US20010011255 *Dec 7, 1998Aug 2, 2001Alan AsayReliance management for electronic transaction system
Referenced by
Citing PatentFiling datePublication dateApplicantTitle
US7340434Feb 16, 2001Mar 4, 2008Capitol One Financial CorporationMethod and apparatus for monitoring guaranteed loans and notifying guarantors
US7702552Feb 6, 2008Apr 20, 2010Capital One Financial CorporationMethod and apparatus for monitoring guaranteed loans and notifying guarantors
US7769649 *Sep 20, 2000Aug 3, 2010Lsq Ii, LlcSystem for and method of handling referrals from referring parties
US7840473Oct 1, 2001Nov 23, 2010Swiss Reinsurance CompanyOn-line reinsurance capacity auction system and method
US8095396 *Mar 13, 2009Jan 10, 2012Asterisk Financial Group, Inc.Computer system for underwriting a personal guaranty liability by utilizing a risk apportionment system
US8160956 *Aug 30, 2005Apr 17, 2012Thomas Franklin ComstockInsurance system and method for a high-risk asset purchaser or lessee
US8266050 *Jan 30, 2007Sep 11, 2012Bank Of America CorporationSystem and method for processing loans
US8386378 *Oct 27, 2010Feb 26, 2013Interthinx, Inc.Automated loan risk assessment system and method
US8412600Mar 21, 2003Apr 2, 2013Genworth Financial, Inc.System and method for pool risk assessment
US8458082 *Jan 14, 2002Jun 4, 2013Interthinx, Inc.Automated loan risk assessment system and method
US8548829 *Feb 17, 2009Oct 1, 2013David EichenblattSystem and method for loan guarantee insurance
US8606602Sep 12, 2003Dec 10, 2013Swiss Reinsurance Company Ltd.Systems and methods for automated transactions processing
US20020116322 *Feb 16, 2001Aug 22, 2002Schnall Peter A.Method and apparatus for monitoring guaranteed loans and notifying guarantors
US20030083908 *Oct 10, 2002May 1, 2003Sylvia SteinmannSystem and method for reinsurance placement
US20030093366 *Jan 14, 2002May 15, 2003Halper Steven C.Automated loan risk assessment system and method
US20040019507 *Jul 29, 2002Jan 29, 2004Howard YarussComputer system for exchanging insurance information related to a loan on a property
US20040019508 *Jul 29, 2002Jan 29, 2004Howard YarussSystem for providing information related to insurance on a loan for real property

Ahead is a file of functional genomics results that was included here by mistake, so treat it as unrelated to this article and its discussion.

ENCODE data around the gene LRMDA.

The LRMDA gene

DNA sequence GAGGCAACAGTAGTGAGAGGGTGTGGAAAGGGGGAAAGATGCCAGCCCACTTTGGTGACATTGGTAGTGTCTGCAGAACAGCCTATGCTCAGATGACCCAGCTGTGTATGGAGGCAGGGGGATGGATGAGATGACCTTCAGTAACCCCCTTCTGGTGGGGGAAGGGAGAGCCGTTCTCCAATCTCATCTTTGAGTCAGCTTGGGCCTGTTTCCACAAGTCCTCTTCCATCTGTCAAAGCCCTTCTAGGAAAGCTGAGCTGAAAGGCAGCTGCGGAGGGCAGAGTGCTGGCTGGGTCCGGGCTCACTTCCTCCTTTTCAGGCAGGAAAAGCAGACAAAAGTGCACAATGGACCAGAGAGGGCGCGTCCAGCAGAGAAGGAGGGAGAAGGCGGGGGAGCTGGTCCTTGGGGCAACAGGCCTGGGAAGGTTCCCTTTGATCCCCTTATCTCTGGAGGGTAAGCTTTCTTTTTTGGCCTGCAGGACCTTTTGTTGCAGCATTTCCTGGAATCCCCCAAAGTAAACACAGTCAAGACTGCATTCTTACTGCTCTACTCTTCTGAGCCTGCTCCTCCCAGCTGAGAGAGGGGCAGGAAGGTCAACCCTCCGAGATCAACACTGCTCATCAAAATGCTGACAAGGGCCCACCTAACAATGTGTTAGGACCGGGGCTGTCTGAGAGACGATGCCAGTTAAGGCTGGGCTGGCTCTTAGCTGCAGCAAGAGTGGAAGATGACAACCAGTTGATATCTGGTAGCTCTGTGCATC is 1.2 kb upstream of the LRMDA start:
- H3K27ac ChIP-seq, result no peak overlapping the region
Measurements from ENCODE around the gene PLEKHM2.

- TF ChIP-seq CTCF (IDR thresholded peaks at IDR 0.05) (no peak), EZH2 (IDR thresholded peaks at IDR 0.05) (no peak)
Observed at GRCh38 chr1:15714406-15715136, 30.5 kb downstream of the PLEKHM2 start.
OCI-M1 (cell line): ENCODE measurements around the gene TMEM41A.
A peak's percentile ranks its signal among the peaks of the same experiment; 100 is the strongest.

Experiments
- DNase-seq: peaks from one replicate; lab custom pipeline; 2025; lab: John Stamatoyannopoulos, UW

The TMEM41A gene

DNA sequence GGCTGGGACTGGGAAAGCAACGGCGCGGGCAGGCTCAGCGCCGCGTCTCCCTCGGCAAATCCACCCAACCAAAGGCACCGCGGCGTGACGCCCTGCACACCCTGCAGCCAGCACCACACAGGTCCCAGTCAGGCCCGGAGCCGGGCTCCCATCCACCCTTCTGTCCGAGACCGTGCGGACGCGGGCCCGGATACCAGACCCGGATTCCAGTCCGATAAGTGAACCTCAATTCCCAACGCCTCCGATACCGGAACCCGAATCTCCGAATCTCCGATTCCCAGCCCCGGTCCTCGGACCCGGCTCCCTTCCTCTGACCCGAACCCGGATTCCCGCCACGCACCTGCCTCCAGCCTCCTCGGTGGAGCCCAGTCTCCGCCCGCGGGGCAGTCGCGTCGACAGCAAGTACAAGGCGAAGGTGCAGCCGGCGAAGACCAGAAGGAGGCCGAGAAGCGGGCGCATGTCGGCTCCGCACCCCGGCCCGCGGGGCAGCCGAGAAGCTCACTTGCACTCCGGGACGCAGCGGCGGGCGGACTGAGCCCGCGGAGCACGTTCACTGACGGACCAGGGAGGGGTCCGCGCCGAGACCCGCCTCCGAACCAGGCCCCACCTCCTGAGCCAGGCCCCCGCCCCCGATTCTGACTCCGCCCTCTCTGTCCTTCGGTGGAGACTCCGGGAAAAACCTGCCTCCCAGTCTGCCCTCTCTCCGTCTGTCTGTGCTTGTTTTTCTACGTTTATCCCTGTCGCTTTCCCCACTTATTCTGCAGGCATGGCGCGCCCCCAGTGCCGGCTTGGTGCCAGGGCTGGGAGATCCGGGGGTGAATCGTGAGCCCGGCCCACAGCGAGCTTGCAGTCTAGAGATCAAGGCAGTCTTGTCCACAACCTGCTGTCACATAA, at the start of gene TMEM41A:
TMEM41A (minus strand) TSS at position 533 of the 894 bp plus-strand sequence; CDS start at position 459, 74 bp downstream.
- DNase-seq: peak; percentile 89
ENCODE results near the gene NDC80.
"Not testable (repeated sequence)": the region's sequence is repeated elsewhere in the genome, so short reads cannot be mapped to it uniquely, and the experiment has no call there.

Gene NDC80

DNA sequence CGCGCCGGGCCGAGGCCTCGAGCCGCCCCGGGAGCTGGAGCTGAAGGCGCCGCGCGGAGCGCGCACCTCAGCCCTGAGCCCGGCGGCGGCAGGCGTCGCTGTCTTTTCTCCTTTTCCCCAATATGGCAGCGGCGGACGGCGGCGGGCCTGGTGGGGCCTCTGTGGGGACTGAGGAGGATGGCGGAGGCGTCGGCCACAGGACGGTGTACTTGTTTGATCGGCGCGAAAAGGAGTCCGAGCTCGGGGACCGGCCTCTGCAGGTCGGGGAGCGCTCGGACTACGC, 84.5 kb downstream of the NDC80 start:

US20040128232 *Sep 3, 2003Jul 1, 2004Paul DesclouxMortgage prepayment forecasting system
US20040158531 *Feb 26, 2004Aug 12, 2004Bader John M.Method for insolvency claims resolution
US20050004861 *Jul 1, 2003Jan 6, 2005Bancroft Enterprises, Inc.Method of consolidating independent owners of distribution warehouses into a real estate investment trust (REIT)
US20050080700 *Nov 12, 2004Apr 14, 2005Bancroft Frederic SpeedMethod of consolidating independent owners of distribution warehouses into an investment corporation
US20050125346 *Dec 4, 2003Jun 9, 2005Winiecki Kurt A.Method and system for calculating and presenting bankruptcy preference payment defenses
US20060080241 *Aug 30, 2005Apr 13, 2006Comstock Thomas FInsurance system and method for a high-risk asset purchaser or lessee
US20070038547 *Oct 4, 2006Feb 15, 2007Bancroft Enterprises, Inc.Method of consolidating independent owners of distribution warehouses into an investment corporation
US20070185742 *Sep 15, 2006Aug 9, 2007Stephen ChapinSecuritized insurance or insurance-like protection
US20080086400 *Sep 15, 2006Apr 10, 2008Carrie ArdeleanComputerized credit services information management system
US20080183515 *Jan 30, 2007Jul 31, 2008Bank Of America CorporationSystem and Method for Processing Loans
US20100235199 *May 22, 2010Sep 16, 2010Prieston Arthur JMethod and System for Offering Insurance for Loans
US20100312583 *Jan 4, 2010Dec 9, 2010Douglas MonticcioloSystem and method for cost effectively funding a loan
US20110035341 *Jun 14, 2010Feb 10, 2011Lynn TiltonMethod of securitizing a portfolio of at least 30% distressed commercial loans
US20110106693 *Oct 27, 2010May 5, 2011Halper Steven CAutomated Loan Risk Assessment System and Method
US20110125632 *Nov 23, 2010May 26, 2011Mortgagesoft CorporationConsumer Direct Loan Qualification System And Method For Submitting Loan Applications
US20120290467 *Oct 7, 2011Nov 15, 2012Bank Of America CorporationNetworking platform for lending
US20130275293 *Jun 4, 2013Oct 17, 2013Interthinx, Inc.Automated Loan Risk Assessment System and Method
WO2002067085A2 *Feb 15, 2002Aug 29, 2002Capital One Financial CorporationMethod and apparatus for monitoring guaranteed loans and notifying guarantors
WO2002067085A3 *Feb 15, 2002Apr 24, 2003Capital One Financial CorpMethod and apparatus for monitoring guaranteed loans and notifying guarantors
Classifications
U.S. Classification705/35
International ClassificationG06Q40/00
Cooperative ClassificationG06Q40/02, G06Q40/00, G06Q40/08, G06Q99/00
European ClassificationG06Q40/02, G06Q40/00, G06Q40/08, G06Q99/00